FOMC Statement - September 18, 2013

The long awaited FOMC announcement came and it didn't disappoint investors.  The general consensus was that the Fed would begin to "taper" its purchases of assets, even if mildly.  Instead, the Fed will continue to increase the monetary base by $85 billion per month, which equals out to just over $1 trillion on an annual basis.

You can read the September 2013 statement here.

For comparison, you can read the July 2013 statement here.

Over the last several FOMC meetings, we have seen very little in the way of changes in the statements released.  In comparing some of them, they read almost word for word, with very slight changes.  While this latest statement was still similar, there was additional language added in justifying the continued asset purchases and to say that they will continue to assess the situation in terms of when to scale back.

The key part of the latest statement reads as follows:

"Taking into account the extent of federal fiscal retrenchment, the Committee sees the improvement in economic activity and labor market conditions since it began its asset purchase program a year ago as consistent with growing underlying strength in the broader economy.  However, the Committee decided to await more evidence that progress will be sustained before adjusting the pace of its purchases.  Accordingly, the Committee decided to continue purchasing additional agency mortgage-backed securities at a pace of $40 billion per month and longer-term Treasury securities at a pace of $45 billion per month.  The Committee is maintaining its existing policy of reinvesting principal payments from its holdings of agency debt and agency mortgage-backed securities in agency mortgage-backed securities and of rolling over maturing Treasury securities at auction.  Taken together, these actions should maintain downward pressure on longer-term interest rates, support mortgage markets, and help to make broader financial conditions more accommodative, which in turn should promote a stronger economic recovery and help to ensure that inflation, over time, is at the rate most consistent with the Committee's dual mandate."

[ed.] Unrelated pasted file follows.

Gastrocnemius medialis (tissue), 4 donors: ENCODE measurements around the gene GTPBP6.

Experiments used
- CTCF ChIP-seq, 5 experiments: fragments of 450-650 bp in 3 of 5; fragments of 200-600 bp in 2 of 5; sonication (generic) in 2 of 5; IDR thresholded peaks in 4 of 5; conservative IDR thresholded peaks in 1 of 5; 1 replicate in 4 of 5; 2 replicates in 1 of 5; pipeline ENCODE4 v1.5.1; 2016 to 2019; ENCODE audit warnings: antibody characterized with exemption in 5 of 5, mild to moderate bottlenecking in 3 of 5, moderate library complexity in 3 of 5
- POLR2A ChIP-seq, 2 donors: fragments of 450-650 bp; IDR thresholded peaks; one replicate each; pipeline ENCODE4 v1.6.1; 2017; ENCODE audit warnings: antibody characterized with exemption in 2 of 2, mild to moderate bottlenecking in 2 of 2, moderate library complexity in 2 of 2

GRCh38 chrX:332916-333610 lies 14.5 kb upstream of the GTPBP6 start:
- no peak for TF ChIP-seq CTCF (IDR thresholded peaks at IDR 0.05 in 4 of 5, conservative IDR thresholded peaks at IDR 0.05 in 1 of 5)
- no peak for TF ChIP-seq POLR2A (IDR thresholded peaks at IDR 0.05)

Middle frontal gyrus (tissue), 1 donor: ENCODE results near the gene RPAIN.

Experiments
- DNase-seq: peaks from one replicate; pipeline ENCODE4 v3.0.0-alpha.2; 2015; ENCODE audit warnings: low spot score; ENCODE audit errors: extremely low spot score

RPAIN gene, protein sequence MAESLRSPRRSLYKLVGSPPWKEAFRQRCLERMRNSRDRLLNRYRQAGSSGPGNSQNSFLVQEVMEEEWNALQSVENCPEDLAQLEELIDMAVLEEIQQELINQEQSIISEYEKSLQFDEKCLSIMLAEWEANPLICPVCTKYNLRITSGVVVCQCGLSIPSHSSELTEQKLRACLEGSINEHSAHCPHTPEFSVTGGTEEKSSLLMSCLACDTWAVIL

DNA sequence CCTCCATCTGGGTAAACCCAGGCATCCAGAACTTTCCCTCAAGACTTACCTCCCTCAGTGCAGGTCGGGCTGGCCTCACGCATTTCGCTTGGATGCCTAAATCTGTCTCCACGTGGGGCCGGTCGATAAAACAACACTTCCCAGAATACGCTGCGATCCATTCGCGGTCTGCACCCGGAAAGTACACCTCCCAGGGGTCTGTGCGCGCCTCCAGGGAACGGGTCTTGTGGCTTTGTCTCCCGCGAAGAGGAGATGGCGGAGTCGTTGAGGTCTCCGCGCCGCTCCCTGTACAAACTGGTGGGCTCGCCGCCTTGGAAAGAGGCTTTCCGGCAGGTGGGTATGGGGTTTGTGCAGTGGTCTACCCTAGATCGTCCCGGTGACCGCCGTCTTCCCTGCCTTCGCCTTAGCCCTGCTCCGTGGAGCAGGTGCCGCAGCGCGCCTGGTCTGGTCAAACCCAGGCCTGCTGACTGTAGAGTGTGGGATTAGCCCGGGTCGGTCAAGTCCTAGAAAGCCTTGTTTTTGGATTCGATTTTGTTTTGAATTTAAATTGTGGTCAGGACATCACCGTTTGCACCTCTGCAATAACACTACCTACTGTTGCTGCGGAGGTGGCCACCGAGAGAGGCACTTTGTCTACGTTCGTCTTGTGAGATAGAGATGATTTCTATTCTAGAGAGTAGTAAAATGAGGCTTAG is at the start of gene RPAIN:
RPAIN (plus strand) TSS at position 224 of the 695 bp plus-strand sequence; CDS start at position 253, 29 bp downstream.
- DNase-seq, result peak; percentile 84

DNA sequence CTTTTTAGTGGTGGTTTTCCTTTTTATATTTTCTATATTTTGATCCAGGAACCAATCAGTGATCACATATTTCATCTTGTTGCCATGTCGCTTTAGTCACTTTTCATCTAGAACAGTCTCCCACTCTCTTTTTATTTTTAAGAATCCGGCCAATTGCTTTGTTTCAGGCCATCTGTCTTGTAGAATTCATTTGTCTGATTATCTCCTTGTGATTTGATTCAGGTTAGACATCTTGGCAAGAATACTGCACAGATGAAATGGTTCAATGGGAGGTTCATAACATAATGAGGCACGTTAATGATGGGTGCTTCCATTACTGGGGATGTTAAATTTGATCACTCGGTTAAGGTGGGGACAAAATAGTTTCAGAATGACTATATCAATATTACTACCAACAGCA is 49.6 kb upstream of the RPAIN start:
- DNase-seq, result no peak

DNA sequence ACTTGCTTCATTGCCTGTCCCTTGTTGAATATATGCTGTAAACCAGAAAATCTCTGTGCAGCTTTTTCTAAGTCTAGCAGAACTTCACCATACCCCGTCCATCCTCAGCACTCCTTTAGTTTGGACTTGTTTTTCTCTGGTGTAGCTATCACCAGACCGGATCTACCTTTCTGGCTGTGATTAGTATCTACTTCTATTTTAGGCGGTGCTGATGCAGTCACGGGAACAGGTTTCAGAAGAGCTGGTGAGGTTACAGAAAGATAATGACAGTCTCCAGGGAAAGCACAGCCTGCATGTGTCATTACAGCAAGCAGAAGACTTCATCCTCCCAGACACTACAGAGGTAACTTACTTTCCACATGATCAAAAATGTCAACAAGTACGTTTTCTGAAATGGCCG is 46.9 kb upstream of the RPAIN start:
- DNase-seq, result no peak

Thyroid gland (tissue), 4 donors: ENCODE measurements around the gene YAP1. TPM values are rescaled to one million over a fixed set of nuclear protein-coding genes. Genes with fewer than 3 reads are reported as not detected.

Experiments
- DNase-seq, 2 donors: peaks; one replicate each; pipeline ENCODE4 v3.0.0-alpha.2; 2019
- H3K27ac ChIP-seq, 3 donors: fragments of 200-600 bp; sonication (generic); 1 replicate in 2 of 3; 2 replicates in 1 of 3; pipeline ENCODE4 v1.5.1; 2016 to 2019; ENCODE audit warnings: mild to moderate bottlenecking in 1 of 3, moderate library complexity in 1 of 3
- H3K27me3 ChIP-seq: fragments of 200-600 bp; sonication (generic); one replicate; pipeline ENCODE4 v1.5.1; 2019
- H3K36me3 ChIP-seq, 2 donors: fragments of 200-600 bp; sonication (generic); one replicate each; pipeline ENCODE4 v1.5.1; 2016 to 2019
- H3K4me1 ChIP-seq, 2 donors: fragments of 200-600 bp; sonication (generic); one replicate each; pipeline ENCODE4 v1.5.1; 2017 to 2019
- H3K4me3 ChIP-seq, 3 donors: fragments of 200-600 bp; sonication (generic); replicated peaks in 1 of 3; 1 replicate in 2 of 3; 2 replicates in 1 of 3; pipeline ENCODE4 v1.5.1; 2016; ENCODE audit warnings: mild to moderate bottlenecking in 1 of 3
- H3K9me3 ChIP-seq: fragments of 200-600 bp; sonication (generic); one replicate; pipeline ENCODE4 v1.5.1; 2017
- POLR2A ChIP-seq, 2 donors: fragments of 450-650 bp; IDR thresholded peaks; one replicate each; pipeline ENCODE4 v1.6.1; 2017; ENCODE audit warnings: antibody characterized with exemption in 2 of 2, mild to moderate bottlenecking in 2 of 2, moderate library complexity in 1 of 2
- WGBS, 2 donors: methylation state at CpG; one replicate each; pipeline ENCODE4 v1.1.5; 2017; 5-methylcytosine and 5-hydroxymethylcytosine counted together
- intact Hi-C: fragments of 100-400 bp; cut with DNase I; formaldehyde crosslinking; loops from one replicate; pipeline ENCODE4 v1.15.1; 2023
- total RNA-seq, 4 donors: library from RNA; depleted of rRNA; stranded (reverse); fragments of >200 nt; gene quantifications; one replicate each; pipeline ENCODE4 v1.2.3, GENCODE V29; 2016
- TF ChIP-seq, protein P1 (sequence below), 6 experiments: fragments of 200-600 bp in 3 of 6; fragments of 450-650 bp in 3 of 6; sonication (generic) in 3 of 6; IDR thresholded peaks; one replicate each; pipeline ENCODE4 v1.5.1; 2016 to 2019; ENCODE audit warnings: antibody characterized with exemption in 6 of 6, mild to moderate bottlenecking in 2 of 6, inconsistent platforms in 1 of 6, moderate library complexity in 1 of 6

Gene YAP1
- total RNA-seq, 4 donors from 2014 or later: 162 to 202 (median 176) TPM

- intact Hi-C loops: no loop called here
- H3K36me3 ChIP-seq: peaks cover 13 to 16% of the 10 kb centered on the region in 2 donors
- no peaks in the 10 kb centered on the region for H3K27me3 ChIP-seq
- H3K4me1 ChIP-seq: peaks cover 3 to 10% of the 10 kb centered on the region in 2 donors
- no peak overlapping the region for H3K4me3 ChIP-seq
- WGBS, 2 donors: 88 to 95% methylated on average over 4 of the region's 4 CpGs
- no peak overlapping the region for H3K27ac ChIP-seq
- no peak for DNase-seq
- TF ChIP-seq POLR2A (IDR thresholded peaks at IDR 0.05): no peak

The statement did not mention that this would continue to bail out the banks.

As soon as this news hit the wire, stocks shot up.  Gold and bonds did even better.  It seemed that the only long position that did poorly after the announcement was the U.S. dollar.

I am not sure how long this whole thing can be sustained.  This policy is a total disaster.  I really believe that these policymakers are in over their heads at this point.  This continuation of massive monetary inflation means that wealth will continue to be redistributed.  It means that resources will continue to be misallocated.  It means bubbles and future busts.  It means a greater likelihood of high price inflation in the future.  It means that when the eventual recession/ depression does hit, it will be that much more painful.

I will continue to revisit this subject, as it seems that the whole economy is predicated on Fed policy at this point.  Unfortunately, almost everything the Fed is doing is wrong, at least for the average American.  We will be poorer because of this.